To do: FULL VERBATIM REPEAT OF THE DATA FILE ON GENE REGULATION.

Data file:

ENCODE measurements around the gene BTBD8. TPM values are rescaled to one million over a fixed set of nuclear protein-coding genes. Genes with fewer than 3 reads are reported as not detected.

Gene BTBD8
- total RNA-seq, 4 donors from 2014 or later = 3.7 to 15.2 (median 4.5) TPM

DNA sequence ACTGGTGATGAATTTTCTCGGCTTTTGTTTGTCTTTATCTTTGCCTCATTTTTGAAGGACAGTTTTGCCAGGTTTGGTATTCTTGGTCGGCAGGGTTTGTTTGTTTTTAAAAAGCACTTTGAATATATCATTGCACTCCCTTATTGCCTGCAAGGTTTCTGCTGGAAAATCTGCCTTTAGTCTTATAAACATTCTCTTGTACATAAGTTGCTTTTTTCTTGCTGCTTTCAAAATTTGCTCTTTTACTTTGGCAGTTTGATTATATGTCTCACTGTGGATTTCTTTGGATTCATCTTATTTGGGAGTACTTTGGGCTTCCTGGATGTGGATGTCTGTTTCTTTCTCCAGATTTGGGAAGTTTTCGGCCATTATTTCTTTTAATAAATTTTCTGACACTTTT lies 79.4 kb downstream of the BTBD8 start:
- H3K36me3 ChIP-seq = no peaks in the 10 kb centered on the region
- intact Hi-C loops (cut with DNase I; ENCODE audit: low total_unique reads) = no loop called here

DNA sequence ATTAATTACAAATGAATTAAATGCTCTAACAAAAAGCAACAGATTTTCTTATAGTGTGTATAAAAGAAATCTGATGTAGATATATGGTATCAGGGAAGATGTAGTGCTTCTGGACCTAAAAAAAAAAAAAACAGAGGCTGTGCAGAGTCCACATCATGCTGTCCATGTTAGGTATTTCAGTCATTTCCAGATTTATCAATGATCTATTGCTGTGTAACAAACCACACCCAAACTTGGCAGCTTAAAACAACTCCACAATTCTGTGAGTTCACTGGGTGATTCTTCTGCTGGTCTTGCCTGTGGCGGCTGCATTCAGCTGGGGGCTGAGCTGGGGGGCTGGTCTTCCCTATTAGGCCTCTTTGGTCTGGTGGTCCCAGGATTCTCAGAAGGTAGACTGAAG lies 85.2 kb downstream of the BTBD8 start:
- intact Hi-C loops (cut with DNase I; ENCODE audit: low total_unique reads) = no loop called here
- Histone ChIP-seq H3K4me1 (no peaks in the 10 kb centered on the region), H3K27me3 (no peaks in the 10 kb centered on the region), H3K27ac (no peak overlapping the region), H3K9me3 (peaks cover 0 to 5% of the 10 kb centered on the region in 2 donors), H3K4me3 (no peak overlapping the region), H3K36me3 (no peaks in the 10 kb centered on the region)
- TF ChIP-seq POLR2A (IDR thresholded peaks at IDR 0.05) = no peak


ENCODE measurements around the gene BTBD8. TPM values are rescaled to one million over a fixed set of nuclear protein-coding genes. Genes with fewer than 3 reads are reported as not detected.

Gene BTBD8
- total RNA-seq, 4 donors from 2014 or later = 3.7 to 15.2 (median 4.5) TPM

DNA sequence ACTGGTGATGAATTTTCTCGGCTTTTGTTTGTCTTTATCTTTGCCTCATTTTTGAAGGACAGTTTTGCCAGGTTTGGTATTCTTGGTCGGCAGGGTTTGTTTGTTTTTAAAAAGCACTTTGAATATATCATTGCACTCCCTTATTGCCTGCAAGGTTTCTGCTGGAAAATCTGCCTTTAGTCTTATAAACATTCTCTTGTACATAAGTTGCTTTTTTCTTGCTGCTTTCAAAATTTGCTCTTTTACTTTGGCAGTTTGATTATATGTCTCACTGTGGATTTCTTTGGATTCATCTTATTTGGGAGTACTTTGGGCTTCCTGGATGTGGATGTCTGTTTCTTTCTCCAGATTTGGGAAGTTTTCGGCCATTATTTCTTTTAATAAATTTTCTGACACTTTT lies 79.4 kb downstream of the BTBD8 start:
- H3K36me3 ChIP-seq = no peaks in the 10 kb centered on the region
- intact Hi-C loops (cut with DNase I; ENCODE audit: low total_unique reads) = no loop called here

DNA sequence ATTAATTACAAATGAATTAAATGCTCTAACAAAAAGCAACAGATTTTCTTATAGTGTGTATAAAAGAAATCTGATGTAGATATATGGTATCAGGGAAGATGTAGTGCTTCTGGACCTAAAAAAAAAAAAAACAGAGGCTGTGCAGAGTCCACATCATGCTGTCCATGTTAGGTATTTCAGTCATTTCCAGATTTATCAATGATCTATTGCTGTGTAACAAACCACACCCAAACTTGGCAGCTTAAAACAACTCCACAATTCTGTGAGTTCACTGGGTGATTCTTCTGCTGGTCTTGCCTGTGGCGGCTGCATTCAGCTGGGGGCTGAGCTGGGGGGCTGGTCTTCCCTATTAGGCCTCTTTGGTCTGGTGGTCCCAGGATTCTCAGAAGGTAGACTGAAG lies 85.2 kb downstream of the BTBD8 start:
- intact Hi-C loops (cut with DNase I; ENCODE audit: low total_unique reads) = no loop called here
- Histone ChIP-seq H3K4me1 (no peaks in the 10 kb centered on the region), H3K27me3 (no peaks in the 10 kb centered on the region), H3K27ac (no peak overlapping the region), H3K9me3 (peaks cover 0 to 5% of the 10 kb centered on the region in 2 donors), H3K4me3 (no peak overlapping the region), H3K36me3 (no peaks in the 10 kb centered on the region)
- TF ChIP-seq POLR2A (IDR thresholded peaks at IDR 0.05) = no peak